Beautiful Handmade Statement Necklaces and other Fabulousness from Neena Shilvock - Inspirations and Designs From the Week Gone by
Hello lovely people, how are you today? It turned a year since the UK first went into lockdown on the 23rd of March - a time for introspection and for being grateful for all the hard work put in by my colleagues in the NHS. I lit a candle in my porch that night in gratitude, and in memory of those who didn't survive, notably a wonderful woman called Dawn Downes, who was a theatre practicioner when I first came to Nuneaton over 20 years ago - she was a load of fun, larger than life, and an all round good egg. We became friends over the patients we cared for and later on over Caprilicious when she helped out with displays at shows. I will miss her cheerful presence in the hospital.
Ebony and Ivory
Before any one gets on the 'OMG! ivory!!' bandwagon, there's neither ebony nor ivory in this piece, the name is just a play on monochrome. The hand cut chunks of black tourmaline have their crystals aligned in parallel, vertical lines which make a beautiful pattern on the outside of the beads. The most spectacular tourmaline crystals are formed by hydrothermal activity when hot waters and vapors carry the elements needed to form tourmaline into pockets and fractures, which offer space for crystal growth. The tourmaline crystals formed in these cavities range in size from tiny millimeter crystals to massive prisms weighing over 100 kilograms.
The baroque pearls come from Bali and are heavy, large, creamy and luscious. Baroque pearls are pearls with an irregular non-spherical shape. They aren't all regular and round like grandma's pearls. Shapes can range from minor aberrations to distinctly ovoid, curved, pinched, or lumpy shapes. Most cultured freshwater pearls are baroque because freshwater pearls are mantle-tissue nucleated.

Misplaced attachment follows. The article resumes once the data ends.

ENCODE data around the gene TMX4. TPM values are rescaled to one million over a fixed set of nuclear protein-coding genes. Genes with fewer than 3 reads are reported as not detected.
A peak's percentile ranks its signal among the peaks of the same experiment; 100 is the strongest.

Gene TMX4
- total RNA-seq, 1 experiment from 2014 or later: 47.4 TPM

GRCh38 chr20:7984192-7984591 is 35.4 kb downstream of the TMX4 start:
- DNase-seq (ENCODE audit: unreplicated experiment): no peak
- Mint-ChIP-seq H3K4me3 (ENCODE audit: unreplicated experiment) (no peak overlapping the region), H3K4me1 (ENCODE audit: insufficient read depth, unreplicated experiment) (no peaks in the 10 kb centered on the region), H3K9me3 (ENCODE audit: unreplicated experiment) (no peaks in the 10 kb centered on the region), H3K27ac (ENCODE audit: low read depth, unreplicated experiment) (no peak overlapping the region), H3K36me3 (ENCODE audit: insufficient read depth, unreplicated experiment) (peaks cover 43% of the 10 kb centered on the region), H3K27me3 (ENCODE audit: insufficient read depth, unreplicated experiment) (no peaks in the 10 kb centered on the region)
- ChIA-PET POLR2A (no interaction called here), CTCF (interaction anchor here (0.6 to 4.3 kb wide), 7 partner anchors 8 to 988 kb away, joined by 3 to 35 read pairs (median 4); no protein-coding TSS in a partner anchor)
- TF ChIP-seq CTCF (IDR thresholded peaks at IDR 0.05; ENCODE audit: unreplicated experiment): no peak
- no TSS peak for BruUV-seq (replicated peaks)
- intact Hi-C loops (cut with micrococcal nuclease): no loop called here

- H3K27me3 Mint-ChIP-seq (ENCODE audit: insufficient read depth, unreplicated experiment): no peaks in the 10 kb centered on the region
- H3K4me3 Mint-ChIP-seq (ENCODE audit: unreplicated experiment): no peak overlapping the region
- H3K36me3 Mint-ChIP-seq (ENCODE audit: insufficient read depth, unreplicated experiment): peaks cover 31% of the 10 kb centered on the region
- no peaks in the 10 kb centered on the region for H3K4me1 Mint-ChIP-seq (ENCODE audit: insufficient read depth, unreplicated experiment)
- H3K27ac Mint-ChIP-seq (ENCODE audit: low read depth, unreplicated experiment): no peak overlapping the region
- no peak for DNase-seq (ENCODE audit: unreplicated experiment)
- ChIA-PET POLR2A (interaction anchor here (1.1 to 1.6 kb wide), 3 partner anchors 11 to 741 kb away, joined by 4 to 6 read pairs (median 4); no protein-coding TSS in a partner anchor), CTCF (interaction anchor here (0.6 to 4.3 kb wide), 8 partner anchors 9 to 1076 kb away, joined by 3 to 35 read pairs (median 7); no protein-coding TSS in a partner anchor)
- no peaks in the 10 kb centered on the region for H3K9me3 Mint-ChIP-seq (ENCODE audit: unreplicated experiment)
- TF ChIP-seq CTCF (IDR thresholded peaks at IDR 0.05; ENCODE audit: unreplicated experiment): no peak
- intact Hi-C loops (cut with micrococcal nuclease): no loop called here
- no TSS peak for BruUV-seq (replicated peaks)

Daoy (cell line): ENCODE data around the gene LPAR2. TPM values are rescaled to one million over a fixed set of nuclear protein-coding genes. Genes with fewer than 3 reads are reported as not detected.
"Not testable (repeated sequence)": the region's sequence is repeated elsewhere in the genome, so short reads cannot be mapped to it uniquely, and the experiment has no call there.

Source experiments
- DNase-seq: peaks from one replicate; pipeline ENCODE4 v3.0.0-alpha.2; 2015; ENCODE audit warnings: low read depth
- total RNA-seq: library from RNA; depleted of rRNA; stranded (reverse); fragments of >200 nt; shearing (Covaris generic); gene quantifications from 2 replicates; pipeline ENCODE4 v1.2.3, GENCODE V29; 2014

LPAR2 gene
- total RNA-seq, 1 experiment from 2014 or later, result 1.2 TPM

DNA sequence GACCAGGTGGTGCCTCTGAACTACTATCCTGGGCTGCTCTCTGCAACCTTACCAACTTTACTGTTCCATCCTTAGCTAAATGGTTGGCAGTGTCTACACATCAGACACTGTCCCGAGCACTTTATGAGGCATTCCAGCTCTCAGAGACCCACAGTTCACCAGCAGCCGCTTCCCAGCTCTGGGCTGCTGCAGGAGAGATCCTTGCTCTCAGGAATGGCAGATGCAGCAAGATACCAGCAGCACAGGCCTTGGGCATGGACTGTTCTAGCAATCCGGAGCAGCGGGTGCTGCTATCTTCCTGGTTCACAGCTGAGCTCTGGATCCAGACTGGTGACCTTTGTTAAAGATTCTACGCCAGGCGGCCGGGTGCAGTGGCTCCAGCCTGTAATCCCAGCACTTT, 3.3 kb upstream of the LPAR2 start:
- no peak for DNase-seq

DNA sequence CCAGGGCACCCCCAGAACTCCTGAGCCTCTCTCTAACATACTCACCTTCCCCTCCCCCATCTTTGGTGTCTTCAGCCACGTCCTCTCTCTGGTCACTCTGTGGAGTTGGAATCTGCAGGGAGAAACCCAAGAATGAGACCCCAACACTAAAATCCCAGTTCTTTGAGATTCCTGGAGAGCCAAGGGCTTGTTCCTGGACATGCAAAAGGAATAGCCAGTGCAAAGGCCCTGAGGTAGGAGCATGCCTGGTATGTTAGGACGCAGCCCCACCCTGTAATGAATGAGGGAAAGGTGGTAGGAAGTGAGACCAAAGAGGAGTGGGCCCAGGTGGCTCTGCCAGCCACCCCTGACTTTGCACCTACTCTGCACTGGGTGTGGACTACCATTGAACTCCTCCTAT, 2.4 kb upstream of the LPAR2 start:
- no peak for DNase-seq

I started embroidering a new necklace this week - this one will be simple, but still hopefully gorgeous in all its simplicity. Here are some pictures from the first few steps.
And now for the strange dichotomy of the painful, yet enjoyable process of filling in the blank spaces between the beetle wings with tiny black beads. I want the necklace to highlight the beauty of the colours of the wings and the crystals, so a plain black background seemed the obvious answer.
I've had a few days off from work, trying to finish as much of my annual leave as possible before it expires on the 1st of April. However, I made the fatal mistake of bringing my work laptop home and have found myself joining meetings on Teams, writing proformas and checking my emails. However, it's nice not to have to actually go in and to be able to slob around in my PJs, bare faced and hair uncombed in a knot on top of my head. People at work probably wouldn't recognise me if they dropped in!
I saw these flowers when I went out to the conservatory to take my photographs - this one has sat at the back of my border for 15 years and comes back every winter - I rarely look at it because it is tucked away in the garden at the back of the house, and blooms only in winter - I almost never go out into the garden in the cold, being a tropical person. It is called Helleborus foetidus - not sure why as it isn't particularly stinky. I keep meaning to get some more, but haven't bothered - it is a boring green plant all year and flowers when it knows I'm not looking!
That's me for this week, folks. Have a good week and I'll catch you next Friday, same time, same place.